The view expressed here are those of my own, which may be contrary to the opinion of other Christians and I am prepared to be corrected. ie. The view expressed herein is tentative and is liable to change without notice.)

The short answer is: No, I do not think there is any material inconsistency between the Christianity belief and the belief in the existence of extraterrestrial beings.

But of course, the long answer is not so simple, it hinges upon the nature of your belief in relation to the extraterrestrial beings.

The Condition

For the two beliefs not to be mutually exclusive, an important condition need to be satisfied: The aliens beings must not be treated as your idol. This is because to be a faithful Christian you cannot serve another master: you are to serve only God.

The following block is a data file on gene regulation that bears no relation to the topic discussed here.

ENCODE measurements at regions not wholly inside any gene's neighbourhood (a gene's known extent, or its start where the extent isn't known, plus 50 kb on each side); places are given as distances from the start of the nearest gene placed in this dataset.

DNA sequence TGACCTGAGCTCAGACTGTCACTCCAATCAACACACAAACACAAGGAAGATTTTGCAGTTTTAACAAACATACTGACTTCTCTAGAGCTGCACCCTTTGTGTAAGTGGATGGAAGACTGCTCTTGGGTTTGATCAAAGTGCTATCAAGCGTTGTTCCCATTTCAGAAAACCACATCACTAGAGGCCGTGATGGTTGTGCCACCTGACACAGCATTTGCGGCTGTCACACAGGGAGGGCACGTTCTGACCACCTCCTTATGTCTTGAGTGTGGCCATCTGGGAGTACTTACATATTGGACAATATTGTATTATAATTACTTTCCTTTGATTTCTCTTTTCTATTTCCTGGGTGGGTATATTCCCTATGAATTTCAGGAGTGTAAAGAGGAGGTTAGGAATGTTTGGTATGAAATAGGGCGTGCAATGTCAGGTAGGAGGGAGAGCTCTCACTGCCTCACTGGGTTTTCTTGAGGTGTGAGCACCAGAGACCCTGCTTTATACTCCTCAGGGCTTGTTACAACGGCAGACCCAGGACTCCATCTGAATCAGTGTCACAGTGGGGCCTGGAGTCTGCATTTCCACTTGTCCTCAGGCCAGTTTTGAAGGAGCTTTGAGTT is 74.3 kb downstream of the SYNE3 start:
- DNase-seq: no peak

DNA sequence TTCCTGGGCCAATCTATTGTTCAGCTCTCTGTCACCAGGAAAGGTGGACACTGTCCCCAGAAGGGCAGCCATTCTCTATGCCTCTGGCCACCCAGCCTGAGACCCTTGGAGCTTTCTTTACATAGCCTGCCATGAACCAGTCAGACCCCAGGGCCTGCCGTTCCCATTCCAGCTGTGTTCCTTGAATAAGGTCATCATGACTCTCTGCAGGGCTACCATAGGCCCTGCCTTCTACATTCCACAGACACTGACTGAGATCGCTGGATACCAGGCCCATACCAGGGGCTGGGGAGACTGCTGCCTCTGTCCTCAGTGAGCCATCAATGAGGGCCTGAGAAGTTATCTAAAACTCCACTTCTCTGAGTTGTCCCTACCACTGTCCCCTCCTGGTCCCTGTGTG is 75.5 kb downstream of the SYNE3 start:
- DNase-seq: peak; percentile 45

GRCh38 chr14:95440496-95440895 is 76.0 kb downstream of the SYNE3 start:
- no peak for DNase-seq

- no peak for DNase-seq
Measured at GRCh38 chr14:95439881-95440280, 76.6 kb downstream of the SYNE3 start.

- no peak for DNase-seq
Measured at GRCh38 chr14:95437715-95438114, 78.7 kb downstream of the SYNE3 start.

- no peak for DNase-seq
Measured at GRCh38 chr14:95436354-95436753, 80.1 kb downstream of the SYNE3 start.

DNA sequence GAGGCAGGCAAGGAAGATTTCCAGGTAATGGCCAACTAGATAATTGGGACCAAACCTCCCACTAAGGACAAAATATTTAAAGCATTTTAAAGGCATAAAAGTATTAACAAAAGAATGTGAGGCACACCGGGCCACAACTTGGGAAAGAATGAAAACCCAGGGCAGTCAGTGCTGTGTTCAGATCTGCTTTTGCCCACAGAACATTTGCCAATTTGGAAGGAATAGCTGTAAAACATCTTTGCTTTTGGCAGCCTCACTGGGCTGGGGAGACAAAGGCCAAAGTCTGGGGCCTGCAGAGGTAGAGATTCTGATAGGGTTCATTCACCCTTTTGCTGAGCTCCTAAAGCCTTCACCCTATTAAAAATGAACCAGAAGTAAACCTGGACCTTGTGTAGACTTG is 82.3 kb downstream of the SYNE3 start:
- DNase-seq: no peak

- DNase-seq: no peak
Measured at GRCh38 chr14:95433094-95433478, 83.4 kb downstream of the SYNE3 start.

"Fear the Lord your God, serve him only and take your oaths in his name. (emphasis added" (Deuteronomy 6:13)

[So far I cannot think of any other condition(s), but I am still investigating the matter. If you think of any please let me know.]


Thus so long that the belief in the existence of aliens do not entail worshiping the aliens as God then the belief is acceptable. So long that you do not treat the aliens as idol, there is still only one God- the Father, the Son, and the Holy Spirit.

The belief in extraterrestrial beings is in this sense a harmless belief, just like the belief that a particular stock will perform really well next month, or the belief that the next episode of Star Trek will be out on video next week. Such belief may or may not be "true" , if there is such a thing; but they represents what one think is the most likely or closest to the "truth" (in the case of the release of Star Trek video my belief, or may be it is wishful thinking, is often wrong. Star Trek videos are never release frequently enough in Australia!) given all the evidence that one is aware of at a given point in time.